Change Yourself - Master Your Own Behavior

The following is written on the tomb of an Anglican Bishop in Westminster Abby (1100 A.D):

"When I was young and free and my imagination had no limits, I dreamed of changing the world. As I grew older and wiser, I discovered the world would not change, so I shortened my sights somewhat and decided to change only my country.

"But it, too, seemed immovable.

"As I grew into my twilight years, in one last desperate attempt, I settled for changing only my family, those closest to me, but alas, they would have none of it.

"And now, as I lie on my deathbed, I suddenly realize: If I had only changed myself first, then by example I would have changed my family.

"From their inspiration and encouragement, I would then have been able to better my country, and who knows, I may have even changed the world."

Well Confucius, the enlighened sage, beat him to the punch. Confucius said:

"The ancients who wished to illustrate illustrious virtue throughout the kingdom, first ordered well their own states. Wishing to order well their states, they first regulated their families. Wishing to regulate their families, they first cultivated their persons. Wishing to cultivate their persons, they first rectified their hearts. Wishing to rectify their hearts, they first sought to be sincere in their thoughts. Wishing to be sincere in their thoughts, they first extended to the utmost their knowledge. Such extension of knowledge lay in the investigation of things.

"Things being investigated, knowledge became complete. Their knowledge being complete, their thoughts were sincere. Their thoughts being sincere, their hearts were then rectified. Their hearts being rectified, their persons were cultivated. Their persons being cultivated, their families were regulated. Their families being regulated, their states were rightly governed. Their states being rightly governed, the whole kingdom was made tranquil and happy. " (The Great learning, http://classics.mit.edu/Confucius/learning.html)

"From the emperor down to the mass of the people, all must consider the cultivation of the person the root of every thing besides." — The Great Learning, II: 130-2 (Loomis trans.)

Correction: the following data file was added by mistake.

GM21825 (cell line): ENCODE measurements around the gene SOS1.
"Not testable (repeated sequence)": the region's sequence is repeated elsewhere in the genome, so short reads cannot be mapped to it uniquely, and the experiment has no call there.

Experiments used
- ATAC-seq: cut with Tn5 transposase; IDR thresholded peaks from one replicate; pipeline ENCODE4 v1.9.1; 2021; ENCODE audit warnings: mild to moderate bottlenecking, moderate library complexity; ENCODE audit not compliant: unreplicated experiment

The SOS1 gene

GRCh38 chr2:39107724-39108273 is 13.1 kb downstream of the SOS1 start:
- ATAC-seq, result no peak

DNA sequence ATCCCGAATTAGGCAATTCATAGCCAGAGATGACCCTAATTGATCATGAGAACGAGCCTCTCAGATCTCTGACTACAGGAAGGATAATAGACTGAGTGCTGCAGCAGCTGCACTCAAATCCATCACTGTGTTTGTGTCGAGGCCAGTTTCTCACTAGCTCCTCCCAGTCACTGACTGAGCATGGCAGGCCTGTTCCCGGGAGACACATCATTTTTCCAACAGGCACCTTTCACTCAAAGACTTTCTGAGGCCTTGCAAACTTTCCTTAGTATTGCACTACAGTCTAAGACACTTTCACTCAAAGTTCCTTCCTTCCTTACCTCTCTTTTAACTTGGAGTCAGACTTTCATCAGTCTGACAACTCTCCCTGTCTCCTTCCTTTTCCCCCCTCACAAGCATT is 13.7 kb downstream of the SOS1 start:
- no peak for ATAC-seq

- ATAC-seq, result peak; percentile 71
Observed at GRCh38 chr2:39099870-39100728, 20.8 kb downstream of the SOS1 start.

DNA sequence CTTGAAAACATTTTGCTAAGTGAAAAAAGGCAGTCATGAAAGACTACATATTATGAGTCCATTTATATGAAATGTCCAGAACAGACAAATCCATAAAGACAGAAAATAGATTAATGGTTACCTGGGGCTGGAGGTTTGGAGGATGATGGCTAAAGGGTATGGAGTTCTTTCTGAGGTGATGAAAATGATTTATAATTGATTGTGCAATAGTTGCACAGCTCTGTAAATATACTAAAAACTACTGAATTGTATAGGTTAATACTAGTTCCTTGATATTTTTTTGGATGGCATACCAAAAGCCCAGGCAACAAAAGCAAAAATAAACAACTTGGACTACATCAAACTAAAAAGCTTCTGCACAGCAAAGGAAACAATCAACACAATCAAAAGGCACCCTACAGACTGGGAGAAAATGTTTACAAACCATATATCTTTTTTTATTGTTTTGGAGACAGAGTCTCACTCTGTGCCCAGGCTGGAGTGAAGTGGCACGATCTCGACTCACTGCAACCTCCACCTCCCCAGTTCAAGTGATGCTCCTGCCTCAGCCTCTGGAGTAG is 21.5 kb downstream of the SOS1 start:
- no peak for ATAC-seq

So there you have it, as well as why I am always stressing to you  self-cultivation. It all starts with self-improvement, self-cultivation, personal cessation-contemplation and meditation practice. That’s the method. In my Socrates book I mentioned how THIS is what must be taught in schools.

It’s non-religious, and if you learn to watch your thoughts or  police your own mind through self-awareness and introspection, you’d have less and less of all the problems you see in the world. 

And while we're on the topic of change, I want to remind you of a quote on how to do it. There is a Buddhist sutra where Kuan Yin is asked why one is taught the virtues in a special order. In today's profit seeking world, his answer is quite insightful:

Kuan Yin (Avalokitesvara) asked the Buddha: "For what reason do you preach the Six Paramitas in such a good sequence?" He replied: "So that the sequent beings in the future may receive reliable instructions, I teach in this way. If the Bodhisattva does not care for or cling to the body or wealth (this implies dana) he may then keep his morality (sila). In order to keep firmly the moral precepts, he should practice patience (ksanti). If he can practice, it is possible for him to be diligent (virya). With diligence, he is then able to acquire dhyana. After he has this, he can then develop supramundane wisdom (prajna). That is why I teach the Six Paramitas in this order."



 



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